Two water infrastructure projects and the complex puzzle to improve ‘efficiency’

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It’s infrastructure week, and I’m finally writing about something on my mind: Seepage.

In 2015 and 2016, a lot of my time was spent reading documents and testimony filed with the Public Utilities Commission of Nevada. Most of my reading was focused on understanding the big rooftop solar fight. But when you read those long regulatory filings, you often learn about other things. And one of the things I learned about was efficiency — that it’s not so simple.

The same thing is true with water, although it plays out in different ways. And over the past few months, I’ve been thinking a lot about “efficiency” in the context of water infrastructure projects. On the other side of increasing “efficiency” is often someone who is losing out on water. That, in addition to the cost, can make these infrastructure projects challenging. 

First, the Truckee Canal. 

The canal, constructed in the early 1900s, starts about 25 miles east of Reno and diverts part of the Truckee River through the growing town of Fernley and to farms in the Fallon area. But the canal also reduces how much water would naturally flow through the river into Pyramid Lake. 

In 2008, the earthen canal burst open and flooded hundreds of homes in Fernley. Federal water managers wanted to prevent that from happening again, and in December, the U.S. Bureau of Reclamation approved a solution: to line parts of the canal with synthetic material and concrete. Doing so could address flood safety concerns, and from a water management standpoint, the project could make the canal more “efficient.” Right now, water seeps through the canal and into a local aquifer. Once lined, water could be delivered to Fallon with less loss to the system. That could, in theory, result in less water diverted away from the Truckee River and Pyramid Lake.

But the project presents a major problem for the city of Fernley. Earlier this month, lawyers for the city sued federal water managers over a plan to place barriers around parts of the canal, alleging that the city relies on water seeping through the canal — the seepage is accounted for. 

The lawsuit, as the Associated Press reported, said the town is “utterly reliant on seepage from the canal to keep the aquifer recharged and in a healthy condition.” What might appear to look like “efficiency” to one — the lining of a canal — might appear to cut off water rights to another. 

A spokesperson for the federal agency declined to comment, with the litigation pending, but the agency wrote in its decision last year that not all parts of the Fernley area would be lined. That would allow for some water to continue seeping into the Earth, despite the fact that the agency argues, under the law, that it is not required to ensure a certain amount of seepage in the area.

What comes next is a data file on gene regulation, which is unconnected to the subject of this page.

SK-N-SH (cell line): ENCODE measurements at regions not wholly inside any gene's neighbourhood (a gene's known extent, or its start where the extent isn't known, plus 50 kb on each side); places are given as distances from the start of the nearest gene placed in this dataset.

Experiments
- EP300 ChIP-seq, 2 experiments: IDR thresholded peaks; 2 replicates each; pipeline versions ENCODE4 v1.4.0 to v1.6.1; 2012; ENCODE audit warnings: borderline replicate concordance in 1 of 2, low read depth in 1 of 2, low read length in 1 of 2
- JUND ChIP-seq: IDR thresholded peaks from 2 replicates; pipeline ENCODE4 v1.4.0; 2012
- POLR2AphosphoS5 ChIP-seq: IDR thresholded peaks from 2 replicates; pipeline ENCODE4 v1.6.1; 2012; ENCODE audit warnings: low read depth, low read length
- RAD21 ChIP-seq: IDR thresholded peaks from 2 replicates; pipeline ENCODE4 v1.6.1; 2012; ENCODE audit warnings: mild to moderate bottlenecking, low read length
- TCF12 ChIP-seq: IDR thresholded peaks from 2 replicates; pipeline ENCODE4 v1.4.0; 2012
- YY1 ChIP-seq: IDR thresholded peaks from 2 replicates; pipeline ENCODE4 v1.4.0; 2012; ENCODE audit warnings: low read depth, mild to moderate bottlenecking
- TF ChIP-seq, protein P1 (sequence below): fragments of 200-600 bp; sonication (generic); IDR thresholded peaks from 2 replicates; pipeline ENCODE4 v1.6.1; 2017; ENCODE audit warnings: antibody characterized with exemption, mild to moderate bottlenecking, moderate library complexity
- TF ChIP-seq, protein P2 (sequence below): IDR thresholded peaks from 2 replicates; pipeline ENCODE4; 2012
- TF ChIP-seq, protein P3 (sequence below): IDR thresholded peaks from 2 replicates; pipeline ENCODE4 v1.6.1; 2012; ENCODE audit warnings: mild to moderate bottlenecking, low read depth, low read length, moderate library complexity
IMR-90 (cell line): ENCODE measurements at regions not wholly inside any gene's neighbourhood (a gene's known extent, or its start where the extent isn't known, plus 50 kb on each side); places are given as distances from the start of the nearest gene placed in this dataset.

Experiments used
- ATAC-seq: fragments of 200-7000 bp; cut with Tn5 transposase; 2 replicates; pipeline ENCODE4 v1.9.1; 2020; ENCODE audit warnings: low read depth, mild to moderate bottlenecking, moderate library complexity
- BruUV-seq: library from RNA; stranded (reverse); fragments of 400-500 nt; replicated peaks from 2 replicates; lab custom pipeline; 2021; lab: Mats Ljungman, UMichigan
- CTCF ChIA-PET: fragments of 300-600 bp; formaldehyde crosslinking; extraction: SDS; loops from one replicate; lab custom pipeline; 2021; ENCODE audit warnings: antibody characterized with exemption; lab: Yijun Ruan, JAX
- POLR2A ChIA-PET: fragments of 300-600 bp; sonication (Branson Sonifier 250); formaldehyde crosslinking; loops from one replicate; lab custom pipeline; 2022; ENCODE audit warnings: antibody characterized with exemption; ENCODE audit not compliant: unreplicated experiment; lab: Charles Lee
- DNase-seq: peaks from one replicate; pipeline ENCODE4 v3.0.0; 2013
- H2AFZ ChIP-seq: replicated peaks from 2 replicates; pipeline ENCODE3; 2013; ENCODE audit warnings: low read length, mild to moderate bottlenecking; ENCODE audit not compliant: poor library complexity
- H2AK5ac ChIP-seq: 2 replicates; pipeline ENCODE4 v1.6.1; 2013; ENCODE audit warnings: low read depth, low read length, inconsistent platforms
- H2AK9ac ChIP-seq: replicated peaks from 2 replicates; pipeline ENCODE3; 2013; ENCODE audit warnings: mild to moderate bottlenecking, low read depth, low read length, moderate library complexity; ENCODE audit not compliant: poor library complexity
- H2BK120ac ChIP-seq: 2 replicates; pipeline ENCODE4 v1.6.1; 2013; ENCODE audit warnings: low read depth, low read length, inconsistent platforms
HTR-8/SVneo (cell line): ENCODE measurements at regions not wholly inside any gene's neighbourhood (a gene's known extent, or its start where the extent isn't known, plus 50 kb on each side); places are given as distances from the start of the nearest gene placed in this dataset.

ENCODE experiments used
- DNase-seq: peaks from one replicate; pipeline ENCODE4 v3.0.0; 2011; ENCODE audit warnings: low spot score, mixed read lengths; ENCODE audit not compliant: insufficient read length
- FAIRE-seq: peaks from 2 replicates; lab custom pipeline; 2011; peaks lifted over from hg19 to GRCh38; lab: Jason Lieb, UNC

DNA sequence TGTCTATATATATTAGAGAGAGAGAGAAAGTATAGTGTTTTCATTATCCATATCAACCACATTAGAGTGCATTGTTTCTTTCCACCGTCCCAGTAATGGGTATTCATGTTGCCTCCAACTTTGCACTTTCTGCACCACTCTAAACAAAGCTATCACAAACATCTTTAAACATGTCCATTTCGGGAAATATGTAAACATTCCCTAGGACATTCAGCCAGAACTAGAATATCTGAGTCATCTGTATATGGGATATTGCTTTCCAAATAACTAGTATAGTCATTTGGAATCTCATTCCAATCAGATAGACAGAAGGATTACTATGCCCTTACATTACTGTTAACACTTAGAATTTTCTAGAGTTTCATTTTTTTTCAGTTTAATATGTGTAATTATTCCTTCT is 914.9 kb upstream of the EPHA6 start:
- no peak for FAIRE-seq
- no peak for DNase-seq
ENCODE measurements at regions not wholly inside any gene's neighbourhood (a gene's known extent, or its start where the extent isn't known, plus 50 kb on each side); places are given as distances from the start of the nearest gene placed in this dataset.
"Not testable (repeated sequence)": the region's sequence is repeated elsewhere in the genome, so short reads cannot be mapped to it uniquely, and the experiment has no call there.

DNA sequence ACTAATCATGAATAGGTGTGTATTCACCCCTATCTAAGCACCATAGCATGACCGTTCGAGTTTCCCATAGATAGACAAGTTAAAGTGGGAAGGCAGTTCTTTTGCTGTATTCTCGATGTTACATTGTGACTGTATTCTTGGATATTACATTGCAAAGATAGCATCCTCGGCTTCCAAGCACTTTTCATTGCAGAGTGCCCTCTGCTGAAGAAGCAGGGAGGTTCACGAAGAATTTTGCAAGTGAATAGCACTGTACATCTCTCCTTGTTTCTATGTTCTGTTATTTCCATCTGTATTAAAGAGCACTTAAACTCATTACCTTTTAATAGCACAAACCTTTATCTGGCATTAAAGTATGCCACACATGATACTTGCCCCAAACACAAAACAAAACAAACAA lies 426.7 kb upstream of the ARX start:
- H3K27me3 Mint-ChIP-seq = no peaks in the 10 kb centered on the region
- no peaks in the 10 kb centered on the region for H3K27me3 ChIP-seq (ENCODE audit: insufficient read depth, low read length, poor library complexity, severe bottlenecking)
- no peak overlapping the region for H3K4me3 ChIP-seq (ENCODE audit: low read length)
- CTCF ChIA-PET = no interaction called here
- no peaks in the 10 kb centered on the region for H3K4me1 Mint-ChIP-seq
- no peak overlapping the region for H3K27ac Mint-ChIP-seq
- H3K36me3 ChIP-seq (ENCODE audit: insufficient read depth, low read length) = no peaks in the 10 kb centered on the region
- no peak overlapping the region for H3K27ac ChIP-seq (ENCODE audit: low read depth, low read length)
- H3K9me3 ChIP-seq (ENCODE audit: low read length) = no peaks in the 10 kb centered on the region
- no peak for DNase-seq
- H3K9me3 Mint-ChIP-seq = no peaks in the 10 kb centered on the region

And it’s not the only project that has caught my eye over the past few months. Earlier this year, the USDA’s Natural Resources Conservation Service floated a project to upgrade portions of the Steamboat Ditch, a different diversion on the Truckee River that starts west of Reno and snakes its way through the city, supporting an ecosystem for a popular nature area on the way.

As I’ve written before on this, where there is water, there is also vegetation and wildlife. And the path adjacent to parts of the unlined ditch are popular for hikers and runners (including myself).

In this case, the agency proposed several options, but one possibility was to turn several miles of the ditch into a pipeline. The goal was to improve flood protection — and seepage permeating through the groundwater had affected homes near the canal. The project had the added benefit of efficiency. After all, the ditch is diverting water that naturally flowed through the Truckee River. Again, efficiency could, in theory, mean more water flowing in the river and into Pyramid Lake.

But there was a serious downside to limiting water loss and seepage. Piping the water, instead of letting it flow through unlined ditches, could have left a popular recreation area parched. And environmentalists and recreationists raised many concerns about the impact of such a proposal on established wildlife and vegetation that has now existed in that area for more than a century. 

The agency halted its planning process earlier this year. 

These situations are not entirely comparable, and I’m not intending to compare and contrast them. It’s just to say that changing existing water infrastructure is difficult because someone is often benefiting from the way things currently are done. Of course, a big question in both of these situations is where will the “conserved” water go? Will it go back to the Truckee River and increase the amount of water that’s flowing to Pyramid Lake? Or will it go to other users?